Early Christianity in England
According to tradition, Christianity arrived in Britain in the 1st or 2nd century, during which time southern Britain became part of the Roman Empire. The earliest historical evidence of Christianity among the native Britons is found in the writings of such early Christian Fathers as Tertullian and Origen in the first years of the 3rd century. Three Romano-British bishops, including Restitutus, are known to have been present at the Council of Arles in 314. Others attended the Council of Serdica in 347 and that of Ariminum in 360, and a number of references to the church in Roman Britain are found in the writings of 4th century Christian fathers. Britain was the home of Pelagius, who opposed Augustine of Hippo's doctrine of original sin.
While Christianity was long established as the religion of the Britons at the time of the Anglo-Saxon invasion, Christian Britons made little progress in converting the newcomers from their native paganism. Consequently, in 597, Pope Gregory I sent the prior of the Abbey of St Andrew's (later canonised as Augustine of Canterbury) from Rome to evangelise the Angles. This event is known as the Gregorian mission and is the date the Church of England generally marks as the beginning of its formal history. With the help of Christians already residing in Kent, Augustine established his church at Canterbury, the capital of the Kingdom of Kent, and became the first in the series of Archbishops of Canterbury in 598. A later archbishop, the Greek Theodore of Tarsus, also contributed to the organisation of Christianity in England. The Church of England has been in continuous existence since the days of St Augustine, with the Archbishop of Canterbury as its episcopal head. Despite the various disruptions of the Reformation and the English Civil War, the Church of England considers itself to be the same church which was more formally organised by Augustine.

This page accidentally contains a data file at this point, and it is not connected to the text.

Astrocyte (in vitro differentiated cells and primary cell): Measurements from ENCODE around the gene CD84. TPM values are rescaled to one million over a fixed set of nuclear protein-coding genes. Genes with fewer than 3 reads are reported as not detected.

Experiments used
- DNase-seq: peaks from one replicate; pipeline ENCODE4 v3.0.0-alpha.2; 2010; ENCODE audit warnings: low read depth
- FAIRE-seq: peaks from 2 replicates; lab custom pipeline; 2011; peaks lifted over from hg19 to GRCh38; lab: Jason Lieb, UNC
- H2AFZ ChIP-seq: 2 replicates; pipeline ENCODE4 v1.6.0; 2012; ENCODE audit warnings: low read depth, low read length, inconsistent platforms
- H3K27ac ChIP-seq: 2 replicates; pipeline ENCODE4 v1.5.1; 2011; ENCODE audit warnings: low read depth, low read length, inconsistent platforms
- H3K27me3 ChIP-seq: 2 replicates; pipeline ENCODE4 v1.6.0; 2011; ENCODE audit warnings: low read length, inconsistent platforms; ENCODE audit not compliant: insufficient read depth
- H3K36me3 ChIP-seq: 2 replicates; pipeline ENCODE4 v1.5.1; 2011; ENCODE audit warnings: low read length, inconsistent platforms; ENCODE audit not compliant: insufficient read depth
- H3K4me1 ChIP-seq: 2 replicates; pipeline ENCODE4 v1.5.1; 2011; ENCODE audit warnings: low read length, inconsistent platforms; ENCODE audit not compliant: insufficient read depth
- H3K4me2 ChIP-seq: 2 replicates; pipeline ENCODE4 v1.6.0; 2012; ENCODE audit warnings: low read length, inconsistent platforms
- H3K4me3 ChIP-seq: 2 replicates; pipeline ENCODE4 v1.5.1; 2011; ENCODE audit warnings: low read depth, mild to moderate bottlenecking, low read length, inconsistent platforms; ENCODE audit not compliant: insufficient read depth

While some Celtic Christian practices were changed at the Synod of Whitby, the Christian in the British Isles was under papal authority from earliest times. Queen Bertha of Kent was among the Christians in England who recognised papal authority before Augustine arrived, and Celtic Christians were carrying out missionary work with papal approval long before the Synod of Whitby.
is one of the church's 43 cathedrals; many have histories stretching back centuries.
The Synod of Whitby established the Roman date for Easter and the Roman style of monastic tonsure in England. This meeting of the ecclesiastics with Roman customs with local bishops was summoned in 664 at Saint Hilda's double monastery of Streonshalh (Streanæshalch), later called Whitby Abbey. It was presided over by King Oswiu, who did not engage in the debate but made the final ruling. The final ruling was decided in favor of Roman tradition because St. Peter holds the keys to the gate of Heaven. 
Separation from Rome
In 1534, King Henry VIII separated the English Church from Rome. A theological separation had been foreshadowed by various movements within the English Church, such as Lollardy, but the English Reformation gained political support when Henry VIII wanted an annulment of his marriage to Catherine of Aragon so he could marry Anne Boleyn. Pope Clement VII, considering that the earlier marriage had been entered under a papal dispensation and how Catherine's nephew, Emperor Charles V, might react to such a move, refused the annulment. Eventually, Henry, although theologically opposed to Protestantism, took the position of Protector and Supreme Head of the English Church and Clergy to ensure the annulment of his marriage. He was excommunicated by Pope Paul III.
In 1536–40 Henry VIII engaged in the Dissolution of the Monasteries, which controlled much of the richest land. He disbanded monasteries, priories, convents and friaries in England, Wales and Ireland, appropriated their income, disposed of their assets, and provided pensions for the former residents. The properties were sold to pay for the wars. Bernard argues: